When the Money Runs Out: Why Women Fall Off the Financial Cliff


Financial security tops the list of women’s biggest concerns, and understandably so. After all, financial strain can result in sleepless nights and anxiety-filled days, and the stresses of uncertainty can take a serious toll on health, relationships, and overall wellbeing.

Recent studies show that women are more susceptible to this problem than men. Why? They tend to be less financially prepared than their male counterparts. When the Money Runs Out explains why women fall off the financial cliff and how they can get back on track after it happens, giving them the necessary tools to build and maintain real financial security.

What are financial cliffs?

A financial cliff is when you spend more money than you have. Imagine going to your local grocery store and filling up a shopping cart with all your favorite items.

Then, before you’re able to pay for them, your car breaks down and you don’t have enough money for any of it! That’s what a financial cliff feels like – only in reverse. The point at which women are most likely to run into a financial problem is during retirement – typically 70 or older.

How it happened to me

I was happy to be married, so I quit my job. When my husband lost his income, I had no way to support us. We were suddenly teetering on financial disaster, with no way to recover. Learn from my mistakes and guard against what can happen if you’re unprepared for life’s curveballs.

What can you do about it?

To begin, you’ll need to set a monthly budget, ensuring you cover all your basic monthly expenses. Next, you’ll want to determine how much money is left over for discretionary spending and how much will go into savings (reserve funds for unexpected costs and investments). Not sure where to start? There are plenty of tools out there to help.


Creating strategies and goals

By figuring out your financial goals and having a plan in place to reach them, you’ll be less likely to let financial stress derail your day-to-day life. For instance, if you know that paying off credit card debt is a priority, then set up an automatic transfer from your checking account to your credit card company every month. If retirement is on your mind, start stashing money away for it each week or month. Whatever it may be, create strategies and put them into action immediately.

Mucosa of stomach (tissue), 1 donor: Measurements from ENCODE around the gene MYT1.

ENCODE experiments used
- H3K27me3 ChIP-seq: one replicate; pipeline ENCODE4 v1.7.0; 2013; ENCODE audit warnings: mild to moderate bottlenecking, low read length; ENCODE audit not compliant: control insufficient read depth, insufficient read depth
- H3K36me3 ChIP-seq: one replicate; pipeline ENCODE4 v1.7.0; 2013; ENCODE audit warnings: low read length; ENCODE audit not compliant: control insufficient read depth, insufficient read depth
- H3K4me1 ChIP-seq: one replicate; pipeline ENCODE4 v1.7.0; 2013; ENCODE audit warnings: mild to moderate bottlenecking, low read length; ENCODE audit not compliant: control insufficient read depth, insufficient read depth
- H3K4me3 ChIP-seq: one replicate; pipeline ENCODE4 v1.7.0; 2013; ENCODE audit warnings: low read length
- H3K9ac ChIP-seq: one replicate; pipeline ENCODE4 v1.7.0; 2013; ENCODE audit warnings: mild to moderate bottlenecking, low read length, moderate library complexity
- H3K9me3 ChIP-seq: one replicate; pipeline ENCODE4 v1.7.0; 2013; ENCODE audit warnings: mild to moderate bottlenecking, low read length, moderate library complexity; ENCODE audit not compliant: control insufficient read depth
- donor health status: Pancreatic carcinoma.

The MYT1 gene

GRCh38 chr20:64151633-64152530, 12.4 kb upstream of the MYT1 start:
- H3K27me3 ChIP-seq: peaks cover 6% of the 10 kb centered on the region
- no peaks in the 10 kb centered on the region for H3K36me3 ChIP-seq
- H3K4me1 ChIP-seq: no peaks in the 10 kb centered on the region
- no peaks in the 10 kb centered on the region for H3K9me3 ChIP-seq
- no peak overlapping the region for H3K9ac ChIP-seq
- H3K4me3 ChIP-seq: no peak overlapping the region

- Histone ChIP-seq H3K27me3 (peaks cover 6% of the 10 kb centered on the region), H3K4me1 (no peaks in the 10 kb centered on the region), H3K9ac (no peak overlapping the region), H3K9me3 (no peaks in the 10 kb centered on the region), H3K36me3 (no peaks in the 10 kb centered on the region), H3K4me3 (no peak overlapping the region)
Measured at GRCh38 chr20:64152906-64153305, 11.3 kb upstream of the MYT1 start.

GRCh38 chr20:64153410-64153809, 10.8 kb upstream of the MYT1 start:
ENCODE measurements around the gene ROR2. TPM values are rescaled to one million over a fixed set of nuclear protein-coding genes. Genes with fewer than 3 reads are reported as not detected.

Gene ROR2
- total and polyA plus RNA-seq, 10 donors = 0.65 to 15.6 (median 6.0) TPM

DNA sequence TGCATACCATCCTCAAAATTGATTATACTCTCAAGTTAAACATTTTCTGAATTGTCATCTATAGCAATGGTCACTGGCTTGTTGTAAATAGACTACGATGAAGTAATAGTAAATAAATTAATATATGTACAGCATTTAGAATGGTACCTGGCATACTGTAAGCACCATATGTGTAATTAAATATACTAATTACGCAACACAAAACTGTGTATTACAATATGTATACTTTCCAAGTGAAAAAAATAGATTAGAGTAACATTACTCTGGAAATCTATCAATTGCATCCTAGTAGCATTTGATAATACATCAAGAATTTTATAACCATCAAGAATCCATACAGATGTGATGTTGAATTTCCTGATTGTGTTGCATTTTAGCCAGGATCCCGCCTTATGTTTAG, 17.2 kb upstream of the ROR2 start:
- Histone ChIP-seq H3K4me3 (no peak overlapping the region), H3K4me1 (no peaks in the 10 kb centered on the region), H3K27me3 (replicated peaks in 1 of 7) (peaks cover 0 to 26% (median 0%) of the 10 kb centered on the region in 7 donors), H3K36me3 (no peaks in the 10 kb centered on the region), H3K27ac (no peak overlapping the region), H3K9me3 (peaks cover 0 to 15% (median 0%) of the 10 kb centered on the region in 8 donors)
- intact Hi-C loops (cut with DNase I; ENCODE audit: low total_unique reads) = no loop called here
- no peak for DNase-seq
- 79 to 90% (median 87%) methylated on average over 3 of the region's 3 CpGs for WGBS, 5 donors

Developing a budget plan

It’s no secret that women are more apt to overspend than men. And what does overspending lead to? Bankruptcy. The fastest way to dig yourself out of a financial hole is by developing a budget plan.

A budget plan doesn’t have to be complicated; it just needs to help you keep track of where your money is going. You don’t have to do it alone, either; ask a friend or relative who understands finances for help putting one together.

Determine your values/principles

Understanding your values and principles is vital. What’s important to you? Is it teaching your kids about hard work, being able to help others, or setting a good example for them so they’ll know how to be financially independent when they grow up? Take some time to think about what’s important to you and write it down.

Start saving now!

As we get older, our expenses increase and our income potential decreases. When we’re single, it doesn’t seem so bad. We can live within our means and still go out with friends on Friday night or enjoy a girls’ weekend in Palm Springs.

But when you become part of a couple, your financial status changes almost overnight. There are two of you now—and even though your total income may be higher than before, you have twice as many bills to pay!